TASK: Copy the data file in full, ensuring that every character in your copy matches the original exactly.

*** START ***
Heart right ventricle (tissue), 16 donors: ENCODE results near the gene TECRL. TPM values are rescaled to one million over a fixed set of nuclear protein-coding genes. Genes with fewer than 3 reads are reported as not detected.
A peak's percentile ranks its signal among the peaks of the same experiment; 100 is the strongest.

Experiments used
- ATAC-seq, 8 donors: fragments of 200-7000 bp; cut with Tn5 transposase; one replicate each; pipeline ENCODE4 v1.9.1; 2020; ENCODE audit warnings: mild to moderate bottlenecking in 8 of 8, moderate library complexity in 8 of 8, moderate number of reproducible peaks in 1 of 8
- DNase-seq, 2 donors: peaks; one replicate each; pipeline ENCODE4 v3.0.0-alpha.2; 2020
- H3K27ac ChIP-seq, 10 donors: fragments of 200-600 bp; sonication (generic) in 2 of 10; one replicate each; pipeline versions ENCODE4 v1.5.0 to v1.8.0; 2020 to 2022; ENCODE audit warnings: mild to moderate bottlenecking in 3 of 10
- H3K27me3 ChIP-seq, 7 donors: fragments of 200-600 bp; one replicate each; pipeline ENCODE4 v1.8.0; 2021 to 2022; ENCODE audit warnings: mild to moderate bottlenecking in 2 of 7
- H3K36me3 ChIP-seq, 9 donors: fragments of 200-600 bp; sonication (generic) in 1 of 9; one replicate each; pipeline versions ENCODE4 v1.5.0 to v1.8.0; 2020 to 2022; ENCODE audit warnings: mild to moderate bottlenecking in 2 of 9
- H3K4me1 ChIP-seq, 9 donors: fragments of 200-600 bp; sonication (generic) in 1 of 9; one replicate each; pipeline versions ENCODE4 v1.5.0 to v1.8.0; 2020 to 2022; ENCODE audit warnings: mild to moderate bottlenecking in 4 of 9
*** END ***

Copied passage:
Heart right ventricle (tissue), 16 donors: ENCODE results near the gene TECRL. TPM values are rescaled to one million over a fixed set of nuclear protein-coding genes. Genes with fewer than 3 reads are reported as not detected.
A peak's percentile ranks its signal among the peaks of the same experiment; 100 is the strongest.

Experiments used
- ATAC-seq, 8 donors: fragments of 200-7000 bp; cut with Tn5 transposase; one replicate each; pipeline ENCODE4 v1.9.1; 2020; ENCODE audit warnings: mild to moderate bottlenecking in 8 of 8, moderate library complexity in 8 of 8, moderate number of reproducible peaks in 1 of 8
- DNase-seq, 2 donors: peaks; one replicate each; pipeline ENCODE4 v3.0.0-alpha.2; 2020
- H3K27ac ChIP-seq, 10 donors: fragments of 200-600 bp; sonication (generic) in 2 of 10; one replicate each; pipeline versions ENCODE4 v1.5.0 to v1.8.0; 2020 to 2022; ENCODE audit warnings: mild to moderate bottlenecking in 3 of 10
- H3K27me3 ChIP-seq, 7 donors: fragments of 200-600 bp; one replicate each; pipeline ENCODE4 v1.8.0; 2021 to 2022; ENCODE audit warnings: mild to moderate bottlenecking in 2 of 7
- H3K36me3 ChIP-seq, 9 donors: fragments of 200-600 bp; sonication (generic) in 1 of 9; one replicate each; pipeline versions ENCODE4 v1.5.0 to v1.8.0; 2020 to 2022; ENCODE audit warnings: mild to moderate bottlenecking in 2 of 9
- H3K4me1 ChIP-seq, 9 donors: fragments of 200-600 bp; sonication (generic) in 1 of 9; one replicate each; pipeline versions ENCODE4 v1.5.0 to v1.8.0; 2020 to 2022; ENCODE audit warnings: mild to moderate bottlenecking in 4 of 9